I write until I find out who my characters are. It can feel stilted when I’m first inventing them. Then there’ll be a moment when I realise that a character is very like someone I know, or fits a certain type, and that will form a core to play with. And some of my characters are partly autobiographical, but that doesn’t mean they are based on me. It’s more the case that you use a part of yourself to understand a part of a character. And names are pivotal for me. When a character’s name pops into my head, it’s a real boost in knowing who they are. I’ll sometimes have a working name and then change it when the character develops. Surnames tend to be more arbitrary, but first names come to me more naturally as I write.
People often talk about novels being either plot-driven or character-led. Bamboo Grove defies these labels as the characters are so vividly drawn and the story is also very finely plotted with lots of twists and turns and a stunning climax. Did you plot in advance or did the story unfold as you wrote it?
There was no plotting at all! I wrote scenes, and then I did a series of jigsaws to work out the order of events. Actually, don’t tell my students that, because it can really cause chaos as a working method…
Tell us about the novel’s route to publication?
I was sending out a different novel to various publishers and agents, who all rejected it. I cried quite a bit. Then Gwen Davies, who was the editor at Alcemi, rang to say that she had read the beginning and would like to see the rest. I sent it to her, and took the liberty of sending a draft of Bamboo Grove along with it. She decided against the first novel but she liked Bamboo Grove. She was clear at the outset that it had at least two more drafts in it before it would be ready for publication, and I battled with it for a year or more. The final draft was hard work, because it was a complete restructure involving a shifting dramatic present and the decision to use Yingyang as a first person narrator for the framing narrative. It felt as if I was wrestling with the novel, tying it in knots and getting lost in it. The changes were a big risk, but Gwen was happy with it and applied to the Welsh Books Council for a publication grant.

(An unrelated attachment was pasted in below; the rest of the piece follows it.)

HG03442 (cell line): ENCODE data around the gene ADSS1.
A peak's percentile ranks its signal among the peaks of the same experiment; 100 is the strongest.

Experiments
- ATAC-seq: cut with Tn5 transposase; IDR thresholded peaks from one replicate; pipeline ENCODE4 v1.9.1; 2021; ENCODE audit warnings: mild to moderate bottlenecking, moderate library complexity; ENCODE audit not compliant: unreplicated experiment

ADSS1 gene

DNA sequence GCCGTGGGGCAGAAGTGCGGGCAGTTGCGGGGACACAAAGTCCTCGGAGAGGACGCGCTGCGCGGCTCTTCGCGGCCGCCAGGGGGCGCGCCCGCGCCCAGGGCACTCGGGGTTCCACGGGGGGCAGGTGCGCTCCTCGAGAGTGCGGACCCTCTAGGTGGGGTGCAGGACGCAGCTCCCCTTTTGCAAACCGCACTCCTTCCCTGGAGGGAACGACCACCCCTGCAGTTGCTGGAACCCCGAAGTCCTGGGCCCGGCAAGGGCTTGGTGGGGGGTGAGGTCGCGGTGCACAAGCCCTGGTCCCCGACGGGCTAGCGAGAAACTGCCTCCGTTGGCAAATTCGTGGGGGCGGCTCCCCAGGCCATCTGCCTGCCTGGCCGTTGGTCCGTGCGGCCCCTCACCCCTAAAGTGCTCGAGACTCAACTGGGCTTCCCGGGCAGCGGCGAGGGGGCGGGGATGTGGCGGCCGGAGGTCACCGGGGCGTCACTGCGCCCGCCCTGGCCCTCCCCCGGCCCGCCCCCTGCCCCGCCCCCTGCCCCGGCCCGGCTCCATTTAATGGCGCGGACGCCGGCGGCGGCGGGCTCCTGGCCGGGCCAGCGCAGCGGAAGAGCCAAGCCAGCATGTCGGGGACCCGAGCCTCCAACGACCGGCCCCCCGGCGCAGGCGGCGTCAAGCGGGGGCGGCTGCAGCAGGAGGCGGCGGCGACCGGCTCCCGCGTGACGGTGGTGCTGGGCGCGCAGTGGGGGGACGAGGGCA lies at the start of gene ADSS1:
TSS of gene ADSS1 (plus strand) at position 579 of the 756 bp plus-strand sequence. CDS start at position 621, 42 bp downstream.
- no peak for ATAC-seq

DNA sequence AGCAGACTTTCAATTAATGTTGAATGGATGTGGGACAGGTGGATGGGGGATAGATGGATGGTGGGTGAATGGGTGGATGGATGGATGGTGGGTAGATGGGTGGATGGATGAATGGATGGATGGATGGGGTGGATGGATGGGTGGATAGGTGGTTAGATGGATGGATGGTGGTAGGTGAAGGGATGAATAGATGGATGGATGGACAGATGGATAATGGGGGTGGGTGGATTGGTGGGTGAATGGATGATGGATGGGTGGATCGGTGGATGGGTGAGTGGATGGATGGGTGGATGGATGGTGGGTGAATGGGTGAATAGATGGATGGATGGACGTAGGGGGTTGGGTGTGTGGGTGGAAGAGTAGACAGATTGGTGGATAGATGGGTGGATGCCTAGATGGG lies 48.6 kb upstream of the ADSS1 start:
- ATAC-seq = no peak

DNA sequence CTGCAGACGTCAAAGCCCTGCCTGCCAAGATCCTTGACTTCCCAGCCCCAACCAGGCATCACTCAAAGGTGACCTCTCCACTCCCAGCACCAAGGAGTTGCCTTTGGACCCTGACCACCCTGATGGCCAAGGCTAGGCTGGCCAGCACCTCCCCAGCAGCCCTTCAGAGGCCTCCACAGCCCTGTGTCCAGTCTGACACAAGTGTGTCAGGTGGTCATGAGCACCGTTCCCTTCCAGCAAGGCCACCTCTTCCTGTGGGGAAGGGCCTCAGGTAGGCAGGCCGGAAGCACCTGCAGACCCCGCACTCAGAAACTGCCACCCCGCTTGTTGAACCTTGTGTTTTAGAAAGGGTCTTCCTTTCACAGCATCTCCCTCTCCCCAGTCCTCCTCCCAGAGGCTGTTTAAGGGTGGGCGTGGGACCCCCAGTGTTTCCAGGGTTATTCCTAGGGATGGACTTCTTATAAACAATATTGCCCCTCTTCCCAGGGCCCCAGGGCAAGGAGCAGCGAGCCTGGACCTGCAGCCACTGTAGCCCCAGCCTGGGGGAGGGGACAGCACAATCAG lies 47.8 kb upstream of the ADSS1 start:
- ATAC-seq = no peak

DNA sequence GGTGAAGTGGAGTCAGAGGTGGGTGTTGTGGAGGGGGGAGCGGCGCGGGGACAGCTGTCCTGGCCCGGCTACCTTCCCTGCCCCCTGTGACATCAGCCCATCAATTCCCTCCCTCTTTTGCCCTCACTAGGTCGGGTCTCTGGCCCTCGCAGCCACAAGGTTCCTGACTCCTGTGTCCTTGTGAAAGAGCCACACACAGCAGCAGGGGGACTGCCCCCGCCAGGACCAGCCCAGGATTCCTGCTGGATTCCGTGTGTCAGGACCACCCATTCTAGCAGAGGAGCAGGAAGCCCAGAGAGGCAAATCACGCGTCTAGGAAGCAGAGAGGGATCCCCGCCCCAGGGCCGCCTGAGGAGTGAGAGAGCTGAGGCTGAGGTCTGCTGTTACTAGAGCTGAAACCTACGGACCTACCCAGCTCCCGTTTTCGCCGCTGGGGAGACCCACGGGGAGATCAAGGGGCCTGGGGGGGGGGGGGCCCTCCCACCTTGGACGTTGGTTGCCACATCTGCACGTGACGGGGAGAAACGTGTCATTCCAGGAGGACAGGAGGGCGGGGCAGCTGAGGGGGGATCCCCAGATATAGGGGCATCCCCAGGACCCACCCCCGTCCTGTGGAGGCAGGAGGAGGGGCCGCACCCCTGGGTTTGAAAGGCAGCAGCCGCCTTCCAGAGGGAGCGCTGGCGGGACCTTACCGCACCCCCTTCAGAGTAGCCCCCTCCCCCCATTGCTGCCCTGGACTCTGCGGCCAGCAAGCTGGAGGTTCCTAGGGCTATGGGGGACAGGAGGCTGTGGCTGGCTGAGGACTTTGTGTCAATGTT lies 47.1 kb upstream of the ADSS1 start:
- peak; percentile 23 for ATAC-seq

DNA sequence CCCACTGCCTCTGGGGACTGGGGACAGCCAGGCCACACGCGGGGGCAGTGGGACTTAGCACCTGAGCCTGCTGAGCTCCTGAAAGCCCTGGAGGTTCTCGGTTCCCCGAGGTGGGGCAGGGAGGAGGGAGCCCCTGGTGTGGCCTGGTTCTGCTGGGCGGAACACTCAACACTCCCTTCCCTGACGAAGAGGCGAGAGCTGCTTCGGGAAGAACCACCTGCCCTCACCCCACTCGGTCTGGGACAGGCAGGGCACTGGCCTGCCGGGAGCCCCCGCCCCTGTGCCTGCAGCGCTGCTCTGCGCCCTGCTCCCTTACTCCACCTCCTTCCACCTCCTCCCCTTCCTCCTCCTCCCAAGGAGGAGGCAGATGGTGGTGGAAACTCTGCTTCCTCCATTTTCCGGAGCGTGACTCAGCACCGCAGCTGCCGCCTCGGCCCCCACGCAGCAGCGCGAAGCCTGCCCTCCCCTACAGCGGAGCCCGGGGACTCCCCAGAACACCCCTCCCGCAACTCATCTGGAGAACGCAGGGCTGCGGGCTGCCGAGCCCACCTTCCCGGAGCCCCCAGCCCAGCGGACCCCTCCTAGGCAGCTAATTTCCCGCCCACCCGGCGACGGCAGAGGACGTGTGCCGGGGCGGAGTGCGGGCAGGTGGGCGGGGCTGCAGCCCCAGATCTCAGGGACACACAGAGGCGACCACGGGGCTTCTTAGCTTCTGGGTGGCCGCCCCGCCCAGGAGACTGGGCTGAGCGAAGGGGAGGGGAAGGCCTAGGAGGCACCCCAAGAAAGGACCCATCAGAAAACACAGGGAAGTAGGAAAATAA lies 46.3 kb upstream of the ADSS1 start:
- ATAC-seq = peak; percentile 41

The book blurb says that the novel is partly informed by your life as a woman with Bipolar Disorder. Do you believe there is a link between creativity and mental illness?
Yes, definitely. Although I do write in a working day sense, making myself sit down with a pen and squeezing out a scene, the more inspired stuff tends to come when I’m in a heightened state, such as agitated depression or hypomania. I’ll write and write, and it’s a great positive to come out of such a negative. I’ll stick out my neck here and say that commercial fiction is probably easier to churn out in working day mode, but more intelligent, literary fiction requires a different process and a way of seeing the world from a slanted perspective. And sometimes that perception is imposed on you, which is why writing is a blessing and a curse.
Have you experienced any therapeutic benefits from creative writing?
Yes, though not from my novels. Therapeutic writing is most often a more personal experience, which doesn’t find a wider audience. There have been times when I’ve felt terrible and maybe shut in, unable to communicate or even think straight, and I’ve made myself start writing. You can just write “I don’t know what to say” to start with, and then just keep waffling until you get going. There are some interesting techniques to try, too, such as writing about yourself in the third person. That can help unlock things.
You ran a writing group at a homeless centre. What did you learn from that experience?